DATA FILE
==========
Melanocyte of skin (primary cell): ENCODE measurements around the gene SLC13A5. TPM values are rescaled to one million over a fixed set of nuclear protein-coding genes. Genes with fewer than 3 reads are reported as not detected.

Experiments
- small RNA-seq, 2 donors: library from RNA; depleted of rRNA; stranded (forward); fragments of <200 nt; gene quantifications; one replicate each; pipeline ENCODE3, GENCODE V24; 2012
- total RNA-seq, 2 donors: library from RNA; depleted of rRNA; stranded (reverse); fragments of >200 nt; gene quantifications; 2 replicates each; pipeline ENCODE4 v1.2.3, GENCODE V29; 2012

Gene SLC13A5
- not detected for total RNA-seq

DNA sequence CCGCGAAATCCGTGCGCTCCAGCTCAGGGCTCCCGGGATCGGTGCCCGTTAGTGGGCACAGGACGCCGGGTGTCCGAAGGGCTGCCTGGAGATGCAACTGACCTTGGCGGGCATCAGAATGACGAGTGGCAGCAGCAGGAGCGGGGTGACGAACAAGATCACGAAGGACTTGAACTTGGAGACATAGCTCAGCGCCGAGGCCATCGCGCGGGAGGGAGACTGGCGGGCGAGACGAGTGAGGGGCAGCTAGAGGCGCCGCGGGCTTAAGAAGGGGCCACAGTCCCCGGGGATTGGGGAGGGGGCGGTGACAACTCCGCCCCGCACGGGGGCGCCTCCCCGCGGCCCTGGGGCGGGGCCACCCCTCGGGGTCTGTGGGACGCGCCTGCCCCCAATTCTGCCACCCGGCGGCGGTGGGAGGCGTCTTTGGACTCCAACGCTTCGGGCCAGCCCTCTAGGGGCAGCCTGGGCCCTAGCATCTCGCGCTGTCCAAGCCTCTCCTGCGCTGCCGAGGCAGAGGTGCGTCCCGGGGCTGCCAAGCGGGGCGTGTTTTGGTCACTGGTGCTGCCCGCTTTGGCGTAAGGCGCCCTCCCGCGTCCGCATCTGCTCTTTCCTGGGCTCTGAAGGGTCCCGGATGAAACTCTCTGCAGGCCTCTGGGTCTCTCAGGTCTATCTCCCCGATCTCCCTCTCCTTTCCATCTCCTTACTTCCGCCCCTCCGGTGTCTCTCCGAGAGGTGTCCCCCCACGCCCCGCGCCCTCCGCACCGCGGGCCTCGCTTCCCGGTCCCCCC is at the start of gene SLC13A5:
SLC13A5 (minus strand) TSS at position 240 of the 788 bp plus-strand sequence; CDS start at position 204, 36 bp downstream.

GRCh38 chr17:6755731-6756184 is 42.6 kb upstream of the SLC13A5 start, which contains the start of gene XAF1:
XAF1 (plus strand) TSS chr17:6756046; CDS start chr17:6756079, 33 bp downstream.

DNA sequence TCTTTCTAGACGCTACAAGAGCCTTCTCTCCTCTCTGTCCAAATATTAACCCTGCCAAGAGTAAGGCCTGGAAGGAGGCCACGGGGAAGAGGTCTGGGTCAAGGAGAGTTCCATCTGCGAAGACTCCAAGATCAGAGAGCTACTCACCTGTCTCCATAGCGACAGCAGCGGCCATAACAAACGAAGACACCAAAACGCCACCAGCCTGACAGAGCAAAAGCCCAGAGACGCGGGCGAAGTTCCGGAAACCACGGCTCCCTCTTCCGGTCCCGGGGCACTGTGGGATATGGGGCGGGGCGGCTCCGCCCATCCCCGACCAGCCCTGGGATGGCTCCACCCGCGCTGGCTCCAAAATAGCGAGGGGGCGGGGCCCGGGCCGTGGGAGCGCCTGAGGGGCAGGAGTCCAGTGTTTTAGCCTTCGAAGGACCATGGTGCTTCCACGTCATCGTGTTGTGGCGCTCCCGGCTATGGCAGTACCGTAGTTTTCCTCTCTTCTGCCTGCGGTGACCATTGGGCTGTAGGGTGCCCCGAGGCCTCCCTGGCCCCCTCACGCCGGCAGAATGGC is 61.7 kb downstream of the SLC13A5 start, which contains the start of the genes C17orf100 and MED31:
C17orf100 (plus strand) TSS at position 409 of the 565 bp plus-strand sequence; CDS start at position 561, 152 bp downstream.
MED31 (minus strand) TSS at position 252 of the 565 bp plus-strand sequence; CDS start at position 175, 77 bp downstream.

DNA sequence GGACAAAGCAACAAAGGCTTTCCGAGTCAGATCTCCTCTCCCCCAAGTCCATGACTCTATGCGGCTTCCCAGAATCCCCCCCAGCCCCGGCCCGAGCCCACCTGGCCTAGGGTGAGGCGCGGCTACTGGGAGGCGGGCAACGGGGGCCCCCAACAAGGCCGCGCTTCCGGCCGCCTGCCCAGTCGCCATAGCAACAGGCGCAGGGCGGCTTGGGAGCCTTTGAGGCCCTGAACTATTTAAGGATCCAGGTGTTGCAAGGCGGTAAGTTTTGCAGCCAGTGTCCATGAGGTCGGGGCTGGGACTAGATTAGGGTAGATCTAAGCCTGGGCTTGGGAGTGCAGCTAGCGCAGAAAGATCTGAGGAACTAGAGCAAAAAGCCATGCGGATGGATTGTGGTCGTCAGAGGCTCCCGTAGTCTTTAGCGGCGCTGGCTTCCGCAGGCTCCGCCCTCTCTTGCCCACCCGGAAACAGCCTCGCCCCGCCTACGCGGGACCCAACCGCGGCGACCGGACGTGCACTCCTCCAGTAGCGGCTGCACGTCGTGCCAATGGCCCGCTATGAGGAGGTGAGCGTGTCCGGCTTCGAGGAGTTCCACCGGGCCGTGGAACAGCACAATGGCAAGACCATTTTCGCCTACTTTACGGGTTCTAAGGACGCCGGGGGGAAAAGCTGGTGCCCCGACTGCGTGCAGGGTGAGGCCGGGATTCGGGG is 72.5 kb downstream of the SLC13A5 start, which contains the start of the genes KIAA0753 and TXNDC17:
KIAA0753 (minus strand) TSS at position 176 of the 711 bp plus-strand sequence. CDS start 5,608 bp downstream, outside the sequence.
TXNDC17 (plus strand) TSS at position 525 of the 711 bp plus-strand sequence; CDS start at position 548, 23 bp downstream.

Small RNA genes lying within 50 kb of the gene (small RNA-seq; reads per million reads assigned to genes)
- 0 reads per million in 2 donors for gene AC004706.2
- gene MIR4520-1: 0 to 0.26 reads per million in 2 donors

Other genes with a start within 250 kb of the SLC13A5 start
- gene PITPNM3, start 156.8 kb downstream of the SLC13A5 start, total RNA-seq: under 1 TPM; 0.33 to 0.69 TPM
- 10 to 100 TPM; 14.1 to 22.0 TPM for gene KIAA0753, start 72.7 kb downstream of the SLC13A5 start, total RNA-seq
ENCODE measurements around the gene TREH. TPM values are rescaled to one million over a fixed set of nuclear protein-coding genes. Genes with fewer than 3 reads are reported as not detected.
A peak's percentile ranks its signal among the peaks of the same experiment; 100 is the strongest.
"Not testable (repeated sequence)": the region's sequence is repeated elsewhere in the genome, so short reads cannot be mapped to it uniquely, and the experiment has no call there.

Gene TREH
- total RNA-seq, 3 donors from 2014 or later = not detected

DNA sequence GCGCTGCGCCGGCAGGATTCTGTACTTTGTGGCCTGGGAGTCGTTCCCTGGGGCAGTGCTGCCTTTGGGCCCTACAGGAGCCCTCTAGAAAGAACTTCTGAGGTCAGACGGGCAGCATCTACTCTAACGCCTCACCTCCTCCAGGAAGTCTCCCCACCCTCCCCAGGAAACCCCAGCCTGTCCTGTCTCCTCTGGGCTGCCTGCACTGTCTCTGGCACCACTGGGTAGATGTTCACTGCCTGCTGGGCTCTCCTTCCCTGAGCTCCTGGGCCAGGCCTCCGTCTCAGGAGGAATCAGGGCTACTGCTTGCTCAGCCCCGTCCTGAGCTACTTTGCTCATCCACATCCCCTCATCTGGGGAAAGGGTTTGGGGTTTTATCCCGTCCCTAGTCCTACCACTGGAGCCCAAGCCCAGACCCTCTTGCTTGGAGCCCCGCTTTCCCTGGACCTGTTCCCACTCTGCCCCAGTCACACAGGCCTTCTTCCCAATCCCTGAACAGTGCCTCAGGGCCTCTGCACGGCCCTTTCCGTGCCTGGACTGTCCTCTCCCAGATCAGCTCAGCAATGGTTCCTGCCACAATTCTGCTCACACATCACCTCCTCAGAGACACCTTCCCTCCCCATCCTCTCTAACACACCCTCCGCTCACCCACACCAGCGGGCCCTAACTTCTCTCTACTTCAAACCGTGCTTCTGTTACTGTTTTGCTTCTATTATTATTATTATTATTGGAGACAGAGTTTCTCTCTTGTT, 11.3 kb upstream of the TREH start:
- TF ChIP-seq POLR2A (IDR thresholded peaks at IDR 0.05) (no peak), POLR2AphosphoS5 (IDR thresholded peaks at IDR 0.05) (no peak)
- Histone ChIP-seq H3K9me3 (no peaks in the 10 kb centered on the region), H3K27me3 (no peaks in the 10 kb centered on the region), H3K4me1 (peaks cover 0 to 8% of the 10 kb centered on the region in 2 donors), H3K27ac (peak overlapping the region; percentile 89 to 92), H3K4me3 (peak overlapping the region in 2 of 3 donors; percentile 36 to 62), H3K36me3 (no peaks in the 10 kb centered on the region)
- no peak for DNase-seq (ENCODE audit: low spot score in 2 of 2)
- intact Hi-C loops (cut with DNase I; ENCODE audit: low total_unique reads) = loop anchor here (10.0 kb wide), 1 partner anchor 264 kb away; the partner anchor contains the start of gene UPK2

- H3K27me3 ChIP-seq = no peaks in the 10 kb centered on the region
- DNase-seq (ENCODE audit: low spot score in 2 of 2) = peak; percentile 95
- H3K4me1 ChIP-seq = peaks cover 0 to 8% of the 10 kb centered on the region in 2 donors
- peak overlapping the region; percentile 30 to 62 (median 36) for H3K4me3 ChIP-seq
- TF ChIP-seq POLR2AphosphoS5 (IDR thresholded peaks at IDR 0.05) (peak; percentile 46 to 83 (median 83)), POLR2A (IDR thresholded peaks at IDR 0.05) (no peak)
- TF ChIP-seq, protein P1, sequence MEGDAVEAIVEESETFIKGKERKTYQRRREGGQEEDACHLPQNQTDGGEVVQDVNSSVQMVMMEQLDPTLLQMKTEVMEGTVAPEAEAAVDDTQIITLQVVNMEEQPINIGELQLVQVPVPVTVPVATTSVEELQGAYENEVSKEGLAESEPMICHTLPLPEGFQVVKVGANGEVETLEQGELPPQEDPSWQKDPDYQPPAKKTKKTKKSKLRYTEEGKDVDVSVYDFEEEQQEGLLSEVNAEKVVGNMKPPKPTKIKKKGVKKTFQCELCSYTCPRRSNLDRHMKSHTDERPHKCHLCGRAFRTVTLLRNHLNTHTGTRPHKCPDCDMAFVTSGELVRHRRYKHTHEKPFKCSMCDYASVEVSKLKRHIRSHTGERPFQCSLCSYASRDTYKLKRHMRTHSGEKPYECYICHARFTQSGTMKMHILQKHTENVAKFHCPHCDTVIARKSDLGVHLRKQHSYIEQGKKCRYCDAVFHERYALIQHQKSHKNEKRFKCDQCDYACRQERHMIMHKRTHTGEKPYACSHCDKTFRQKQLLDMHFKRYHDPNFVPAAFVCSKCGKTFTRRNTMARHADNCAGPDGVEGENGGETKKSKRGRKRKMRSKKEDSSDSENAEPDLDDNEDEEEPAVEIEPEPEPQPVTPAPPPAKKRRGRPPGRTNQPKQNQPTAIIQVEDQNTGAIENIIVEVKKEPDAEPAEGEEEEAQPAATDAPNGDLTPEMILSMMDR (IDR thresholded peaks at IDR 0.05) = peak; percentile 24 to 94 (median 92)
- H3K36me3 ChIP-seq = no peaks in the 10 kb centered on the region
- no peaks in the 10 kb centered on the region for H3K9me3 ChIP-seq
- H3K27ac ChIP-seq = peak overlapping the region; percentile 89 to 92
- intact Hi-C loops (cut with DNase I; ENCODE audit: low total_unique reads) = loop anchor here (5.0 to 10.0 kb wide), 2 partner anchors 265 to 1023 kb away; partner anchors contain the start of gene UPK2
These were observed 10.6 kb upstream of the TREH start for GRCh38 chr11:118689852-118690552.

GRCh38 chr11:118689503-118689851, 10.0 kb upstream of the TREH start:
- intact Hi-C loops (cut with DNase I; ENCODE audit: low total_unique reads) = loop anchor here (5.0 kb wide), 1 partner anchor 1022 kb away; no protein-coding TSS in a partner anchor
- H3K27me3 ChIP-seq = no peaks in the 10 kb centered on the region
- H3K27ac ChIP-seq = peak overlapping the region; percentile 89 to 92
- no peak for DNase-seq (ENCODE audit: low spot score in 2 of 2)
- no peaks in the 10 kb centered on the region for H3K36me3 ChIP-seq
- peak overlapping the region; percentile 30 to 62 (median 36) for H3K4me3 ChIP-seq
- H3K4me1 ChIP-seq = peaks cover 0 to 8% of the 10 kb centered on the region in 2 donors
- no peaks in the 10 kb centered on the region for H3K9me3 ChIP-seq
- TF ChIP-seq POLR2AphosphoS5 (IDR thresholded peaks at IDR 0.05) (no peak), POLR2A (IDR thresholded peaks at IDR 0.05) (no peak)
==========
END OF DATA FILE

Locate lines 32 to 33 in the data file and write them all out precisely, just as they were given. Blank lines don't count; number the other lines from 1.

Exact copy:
- intact Hi-C loops (cut with DNase I; ENCODE audit: low total_unique reads) = loop anchor here (10.0 kb wide), 1 partner anchor 264 kb away; the partner anchor contains the start of gene UPK2

- H3K27me3 ChIP-seq = no peaks in the 10 kb centered on the region